Matrilineal descent in cross-cultural perspective

Matrilineal Kinship University of California Press Berkeley Published In Pages: 655-727
By Aberle, David F.


"We would expect matrilineal systems to be more frequent among the non-exogamous communities . . . And rarer among exogamous local untis . . ." (715)


Test NameSupportSignificanceCoefficientTail
Chi squareSupportedp<.005UNKNOWNOne-tailed


Variable NameVariable Type OCM Term(s)
Community TypeAssociationCommunity Structure
DescentAssociationRule Of Descent

Related Hypotheses

Main AuthorHypothesis
Murdock, George Peter"In the presence of exogamous matrilineal or patrilineal lineages, sibs, phratries, or moieties, terms for lineal relatives tend to be extended, within the same sex and generation, to collateral kinsmen who would be affiliated with them under either unilineal rule of descent" (162)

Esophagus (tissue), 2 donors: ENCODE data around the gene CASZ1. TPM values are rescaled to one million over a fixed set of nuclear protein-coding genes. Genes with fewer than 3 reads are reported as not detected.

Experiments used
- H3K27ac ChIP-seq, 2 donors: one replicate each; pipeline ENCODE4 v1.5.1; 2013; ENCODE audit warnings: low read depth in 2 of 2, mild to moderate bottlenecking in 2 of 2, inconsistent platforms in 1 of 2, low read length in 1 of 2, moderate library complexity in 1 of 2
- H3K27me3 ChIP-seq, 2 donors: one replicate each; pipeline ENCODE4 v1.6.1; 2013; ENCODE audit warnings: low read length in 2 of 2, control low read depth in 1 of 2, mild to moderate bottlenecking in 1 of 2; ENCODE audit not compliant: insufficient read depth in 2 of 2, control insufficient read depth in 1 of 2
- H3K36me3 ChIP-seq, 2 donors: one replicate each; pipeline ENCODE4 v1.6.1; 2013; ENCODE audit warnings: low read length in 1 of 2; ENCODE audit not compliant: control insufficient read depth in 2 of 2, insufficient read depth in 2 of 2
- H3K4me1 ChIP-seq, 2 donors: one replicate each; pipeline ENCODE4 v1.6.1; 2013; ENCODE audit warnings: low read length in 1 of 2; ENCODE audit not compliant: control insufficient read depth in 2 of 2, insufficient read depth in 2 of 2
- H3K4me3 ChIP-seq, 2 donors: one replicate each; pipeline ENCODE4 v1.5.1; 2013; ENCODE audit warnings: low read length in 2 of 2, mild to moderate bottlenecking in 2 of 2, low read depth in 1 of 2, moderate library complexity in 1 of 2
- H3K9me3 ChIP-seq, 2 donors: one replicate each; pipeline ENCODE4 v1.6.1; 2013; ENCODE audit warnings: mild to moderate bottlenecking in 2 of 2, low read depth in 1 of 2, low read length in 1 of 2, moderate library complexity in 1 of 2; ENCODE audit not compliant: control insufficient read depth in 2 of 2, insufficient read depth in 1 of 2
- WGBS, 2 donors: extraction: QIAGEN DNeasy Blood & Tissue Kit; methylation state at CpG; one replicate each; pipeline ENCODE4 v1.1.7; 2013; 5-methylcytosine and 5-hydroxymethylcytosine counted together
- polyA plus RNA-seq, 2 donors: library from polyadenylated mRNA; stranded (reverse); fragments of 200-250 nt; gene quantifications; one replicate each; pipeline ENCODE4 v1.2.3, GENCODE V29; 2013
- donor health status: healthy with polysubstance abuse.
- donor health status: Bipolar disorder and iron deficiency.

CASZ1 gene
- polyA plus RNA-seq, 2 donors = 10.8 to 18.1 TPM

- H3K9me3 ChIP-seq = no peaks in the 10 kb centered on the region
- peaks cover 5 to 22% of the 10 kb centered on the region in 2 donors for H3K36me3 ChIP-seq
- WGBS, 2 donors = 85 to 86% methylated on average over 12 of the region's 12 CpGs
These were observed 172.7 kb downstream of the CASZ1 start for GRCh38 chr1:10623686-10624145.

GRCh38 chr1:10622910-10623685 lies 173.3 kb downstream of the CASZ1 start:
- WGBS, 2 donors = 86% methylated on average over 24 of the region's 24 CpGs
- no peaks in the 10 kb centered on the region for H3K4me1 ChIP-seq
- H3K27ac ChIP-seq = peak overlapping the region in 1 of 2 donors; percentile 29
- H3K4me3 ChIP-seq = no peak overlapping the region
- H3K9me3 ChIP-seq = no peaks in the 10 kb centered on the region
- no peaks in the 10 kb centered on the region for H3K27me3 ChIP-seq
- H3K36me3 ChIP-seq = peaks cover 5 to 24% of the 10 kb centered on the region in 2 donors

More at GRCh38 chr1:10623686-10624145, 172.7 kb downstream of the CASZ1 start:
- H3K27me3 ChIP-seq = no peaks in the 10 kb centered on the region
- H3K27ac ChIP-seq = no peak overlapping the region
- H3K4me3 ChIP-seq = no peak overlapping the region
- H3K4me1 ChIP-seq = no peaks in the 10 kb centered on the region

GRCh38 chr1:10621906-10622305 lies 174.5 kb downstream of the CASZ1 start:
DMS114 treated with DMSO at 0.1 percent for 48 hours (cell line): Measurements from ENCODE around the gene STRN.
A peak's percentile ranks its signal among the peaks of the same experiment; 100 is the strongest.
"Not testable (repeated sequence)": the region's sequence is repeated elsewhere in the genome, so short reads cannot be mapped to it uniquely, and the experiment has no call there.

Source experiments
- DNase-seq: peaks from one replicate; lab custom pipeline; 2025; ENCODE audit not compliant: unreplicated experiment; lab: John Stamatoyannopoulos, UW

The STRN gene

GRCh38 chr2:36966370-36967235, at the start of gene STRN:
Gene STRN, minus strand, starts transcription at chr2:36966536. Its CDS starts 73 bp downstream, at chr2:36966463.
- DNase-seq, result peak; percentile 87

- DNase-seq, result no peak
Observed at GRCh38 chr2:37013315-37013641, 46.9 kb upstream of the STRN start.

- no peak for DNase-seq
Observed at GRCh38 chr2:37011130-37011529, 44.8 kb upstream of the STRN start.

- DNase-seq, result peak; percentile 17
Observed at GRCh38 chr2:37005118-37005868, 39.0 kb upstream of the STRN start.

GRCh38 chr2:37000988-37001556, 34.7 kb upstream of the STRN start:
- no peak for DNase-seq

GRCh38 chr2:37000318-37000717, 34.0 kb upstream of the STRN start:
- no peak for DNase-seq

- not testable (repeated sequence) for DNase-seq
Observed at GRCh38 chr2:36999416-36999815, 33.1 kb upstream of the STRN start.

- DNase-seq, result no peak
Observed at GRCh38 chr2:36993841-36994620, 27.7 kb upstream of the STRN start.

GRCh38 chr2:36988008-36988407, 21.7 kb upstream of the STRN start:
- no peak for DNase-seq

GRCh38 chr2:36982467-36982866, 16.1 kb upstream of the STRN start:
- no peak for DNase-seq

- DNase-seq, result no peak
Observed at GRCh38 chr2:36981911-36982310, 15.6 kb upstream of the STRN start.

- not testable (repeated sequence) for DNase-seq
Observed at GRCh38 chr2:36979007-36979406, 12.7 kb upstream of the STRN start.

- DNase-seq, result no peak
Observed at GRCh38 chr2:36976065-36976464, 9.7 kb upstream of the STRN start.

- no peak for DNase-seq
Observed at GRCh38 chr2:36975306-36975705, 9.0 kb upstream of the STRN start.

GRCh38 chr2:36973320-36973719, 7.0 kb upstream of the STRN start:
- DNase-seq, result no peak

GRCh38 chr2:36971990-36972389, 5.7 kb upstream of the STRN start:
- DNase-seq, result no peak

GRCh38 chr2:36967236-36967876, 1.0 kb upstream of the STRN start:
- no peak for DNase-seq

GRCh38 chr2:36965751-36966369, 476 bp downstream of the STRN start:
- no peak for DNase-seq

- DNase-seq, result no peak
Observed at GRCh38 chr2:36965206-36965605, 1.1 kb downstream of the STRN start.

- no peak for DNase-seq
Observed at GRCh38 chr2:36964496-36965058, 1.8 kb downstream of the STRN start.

Murdock, George PeterIn correlating descent with prevailing subsistence economy the distribution of cases refutes two evolutionary 19th century assumptions: 1) Matrilineal priority--there was only 1 case in 25 of matrilineal descent among hunter-gatherers 2) unilinear descent during the millenia when men subsisted by food-gathering in absence of agriculture and animal husbandry. 84 percent of hunter-gatherers are characterized by cognatic descent (275)
Murdock, George Peter"Exogamous matrilineal or patrilineal lineages, sibs, phratries, and/or moieties tend to be associated with kinship terminology of the bifurcate merging type" (164)
Murdock, George Peter"In the presence of exogamous matri-lineages, matri-sibs, or matri-moieties, unless exogamous patrilineal kin groups are also present, kinship terms for FaSi tend to extended to FaSiDa, and those for BrDa to MoBroDa" (166)
Whyte, Martin KingMatrilineal descent will be associated with higher status for women (33)